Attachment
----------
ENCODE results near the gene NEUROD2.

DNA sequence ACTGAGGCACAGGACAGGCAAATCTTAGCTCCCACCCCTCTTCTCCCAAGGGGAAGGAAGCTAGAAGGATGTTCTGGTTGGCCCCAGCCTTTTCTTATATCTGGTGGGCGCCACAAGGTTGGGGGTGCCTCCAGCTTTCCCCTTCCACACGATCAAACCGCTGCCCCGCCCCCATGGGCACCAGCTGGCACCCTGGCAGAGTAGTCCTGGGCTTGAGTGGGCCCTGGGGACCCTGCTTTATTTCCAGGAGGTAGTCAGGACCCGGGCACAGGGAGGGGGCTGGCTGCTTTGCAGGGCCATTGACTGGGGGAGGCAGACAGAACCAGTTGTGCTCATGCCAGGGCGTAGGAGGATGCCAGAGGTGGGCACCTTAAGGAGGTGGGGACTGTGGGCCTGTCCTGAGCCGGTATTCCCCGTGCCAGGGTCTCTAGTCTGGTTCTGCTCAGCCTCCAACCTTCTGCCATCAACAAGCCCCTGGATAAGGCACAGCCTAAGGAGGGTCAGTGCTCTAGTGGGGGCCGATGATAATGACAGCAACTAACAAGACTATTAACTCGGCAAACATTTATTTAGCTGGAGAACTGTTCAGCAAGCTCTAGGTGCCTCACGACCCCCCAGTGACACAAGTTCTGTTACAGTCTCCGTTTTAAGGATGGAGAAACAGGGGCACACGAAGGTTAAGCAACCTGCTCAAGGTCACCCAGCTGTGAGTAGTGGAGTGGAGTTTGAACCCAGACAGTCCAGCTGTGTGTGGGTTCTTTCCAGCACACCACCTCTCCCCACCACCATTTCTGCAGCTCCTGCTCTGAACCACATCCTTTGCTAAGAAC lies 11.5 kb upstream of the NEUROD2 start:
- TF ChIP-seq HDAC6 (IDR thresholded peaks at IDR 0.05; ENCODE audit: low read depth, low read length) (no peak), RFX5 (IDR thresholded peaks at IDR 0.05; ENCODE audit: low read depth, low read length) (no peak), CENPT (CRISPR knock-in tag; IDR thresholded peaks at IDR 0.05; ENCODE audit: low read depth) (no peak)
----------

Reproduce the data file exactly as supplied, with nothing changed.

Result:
ENCODE results near the gene NEUROD2.

DNA sequence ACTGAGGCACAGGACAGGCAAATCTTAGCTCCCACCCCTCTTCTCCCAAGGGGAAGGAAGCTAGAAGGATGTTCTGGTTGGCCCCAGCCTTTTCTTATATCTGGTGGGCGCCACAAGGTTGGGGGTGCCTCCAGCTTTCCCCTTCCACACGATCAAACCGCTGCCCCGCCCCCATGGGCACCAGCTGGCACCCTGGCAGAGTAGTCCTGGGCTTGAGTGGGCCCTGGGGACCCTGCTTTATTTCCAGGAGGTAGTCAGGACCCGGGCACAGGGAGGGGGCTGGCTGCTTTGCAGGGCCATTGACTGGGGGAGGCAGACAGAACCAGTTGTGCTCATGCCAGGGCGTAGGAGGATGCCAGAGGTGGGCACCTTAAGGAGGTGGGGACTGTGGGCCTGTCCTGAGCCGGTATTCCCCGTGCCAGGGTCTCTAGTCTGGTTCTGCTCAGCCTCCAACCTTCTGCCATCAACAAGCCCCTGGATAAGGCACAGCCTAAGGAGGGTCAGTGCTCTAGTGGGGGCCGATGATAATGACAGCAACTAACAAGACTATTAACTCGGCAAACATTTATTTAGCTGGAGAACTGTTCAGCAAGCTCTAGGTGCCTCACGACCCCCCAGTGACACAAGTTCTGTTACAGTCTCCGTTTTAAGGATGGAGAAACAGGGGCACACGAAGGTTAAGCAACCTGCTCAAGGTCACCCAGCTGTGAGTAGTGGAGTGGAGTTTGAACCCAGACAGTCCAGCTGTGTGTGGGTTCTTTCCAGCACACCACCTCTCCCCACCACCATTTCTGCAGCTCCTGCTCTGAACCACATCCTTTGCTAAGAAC lies 11.5 kb upstream of the NEUROD2 start:
- TF ChIP-seq HDAC6 (IDR thresholded peaks at IDR 0.05; ENCODE audit: low read depth, low read length) (no peak), RFX5 (IDR thresholded peaks at IDR 0.05; ENCODE audit: low read depth, low read length) (no peak), CENPT (CRISPR knock-in tag; IDR thresholded peaks at IDR 0.05; ENCODE audit: low read depth) (no peak)